An overload of acronyms, as MoJ & HMT issue ToR for CMC review

Two points in the Chancellor’s summer budget would probably have come as a surprise to those involved in insurance business.

The increase in premium tax from 6% to 9.5% for polices written after 1 November 2015 will hardly have been welcomed. The Treasury expects this to raise half a billion pounds in the 2015/16 financial year and around one and a half billion pounds annually in future years. The lead-time was really quite limited, with 1 November less than four months after the Chancellor’s budget speech in early July. We might have expected an April 2016 implementation of this new tax rule, given that Government reforms tend to attach on either 6 April or 1 October of each year (these being known as “common commencement dates”). One very plausible explanation for the adoption of a 1 November for the higher IPT rate is that it will allow the Treasury to collect higher rate of IPT on the vast numbers of policies renewing on 1 January and on 1 April 2016.

The other measure, which will certainly be regarded more favourably, was the announcement of a fundamental review of the regulation of claims management companies (CMCs). Although the CMC sector has changed noticeably since the ban on referral fees was introduced in April 2013, there are clearly ongoing concerns as to operating practices in parts of it. The regulatory review may possibly be equipped to address these. Its terms of reference have just been published by the Treasury and the MoJ. That material, available here, emphasises that the review will move quickly and views are requested by Friday 13 November at the latest. Those with an interest are “strongly encouraged to submit their evidence before this date.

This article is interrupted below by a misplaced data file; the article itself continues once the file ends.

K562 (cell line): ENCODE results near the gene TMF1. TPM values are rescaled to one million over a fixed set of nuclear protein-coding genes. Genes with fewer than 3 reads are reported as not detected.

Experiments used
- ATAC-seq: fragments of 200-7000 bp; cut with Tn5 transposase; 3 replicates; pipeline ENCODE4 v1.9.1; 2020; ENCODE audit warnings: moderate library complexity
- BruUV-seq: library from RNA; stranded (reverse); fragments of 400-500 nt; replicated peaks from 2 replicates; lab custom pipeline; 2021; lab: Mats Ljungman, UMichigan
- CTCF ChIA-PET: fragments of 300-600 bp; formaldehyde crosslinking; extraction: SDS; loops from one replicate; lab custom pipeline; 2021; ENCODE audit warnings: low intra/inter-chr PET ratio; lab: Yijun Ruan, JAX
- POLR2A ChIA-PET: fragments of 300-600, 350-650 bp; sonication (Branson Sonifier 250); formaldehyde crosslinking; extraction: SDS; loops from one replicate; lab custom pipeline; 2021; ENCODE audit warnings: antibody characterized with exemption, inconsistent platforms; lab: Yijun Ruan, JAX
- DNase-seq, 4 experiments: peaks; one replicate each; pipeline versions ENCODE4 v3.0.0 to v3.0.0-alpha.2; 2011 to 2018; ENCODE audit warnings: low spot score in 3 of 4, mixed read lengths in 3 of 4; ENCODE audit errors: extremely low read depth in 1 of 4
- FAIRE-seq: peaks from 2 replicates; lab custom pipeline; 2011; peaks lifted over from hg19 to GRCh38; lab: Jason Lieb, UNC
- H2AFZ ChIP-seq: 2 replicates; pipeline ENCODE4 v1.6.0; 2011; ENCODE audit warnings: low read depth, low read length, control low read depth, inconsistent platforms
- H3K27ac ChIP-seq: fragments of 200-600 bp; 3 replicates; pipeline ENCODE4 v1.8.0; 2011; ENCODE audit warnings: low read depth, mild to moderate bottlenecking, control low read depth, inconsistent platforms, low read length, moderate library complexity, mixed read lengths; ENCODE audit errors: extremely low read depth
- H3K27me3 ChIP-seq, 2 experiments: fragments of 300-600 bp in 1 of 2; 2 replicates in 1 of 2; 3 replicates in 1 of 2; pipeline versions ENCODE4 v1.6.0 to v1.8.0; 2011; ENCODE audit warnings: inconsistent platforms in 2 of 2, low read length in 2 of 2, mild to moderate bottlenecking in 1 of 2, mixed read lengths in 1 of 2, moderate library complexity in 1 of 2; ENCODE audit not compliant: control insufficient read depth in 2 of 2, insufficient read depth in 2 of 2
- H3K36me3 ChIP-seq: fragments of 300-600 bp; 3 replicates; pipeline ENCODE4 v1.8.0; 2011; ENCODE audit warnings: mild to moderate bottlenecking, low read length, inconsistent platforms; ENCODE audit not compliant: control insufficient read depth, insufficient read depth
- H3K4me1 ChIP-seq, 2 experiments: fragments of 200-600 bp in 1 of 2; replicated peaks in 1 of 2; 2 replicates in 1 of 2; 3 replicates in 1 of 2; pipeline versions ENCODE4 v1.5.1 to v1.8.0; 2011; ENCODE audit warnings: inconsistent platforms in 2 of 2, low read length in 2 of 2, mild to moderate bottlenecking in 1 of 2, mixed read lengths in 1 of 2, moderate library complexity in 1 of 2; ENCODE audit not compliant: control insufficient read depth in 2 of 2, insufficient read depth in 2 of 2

The temptation to link the folklore surrounding the closing date with any potential impacts for the sector is probably one that is best resisted and left to tabloid headline writers. The MoJ and Treasury will be far more interested in evidence-based submissions and proposals for improving the regulation and performance of the sector in the interests of consumers.

About the Author

akAlistair Kinley is BLM’s Director of Policy & Government Affairs.

Alistair is responsible for BLM’s engagement with government departments and regulators on policy and public affairs issues and consultations affecting the firm and its customers. He coordinated BLM’s market-facing activities in connection with the Insurance Act 2015 and the consultations which preceded its publication and introduction in Parliament.

He is a member of the Civil Justice Council (CJC), a regular speaker and experienced commentator on legal and procedural reforms and was a contributing editor to the Law Society’s Litigation Funding Handbook (September 2014).

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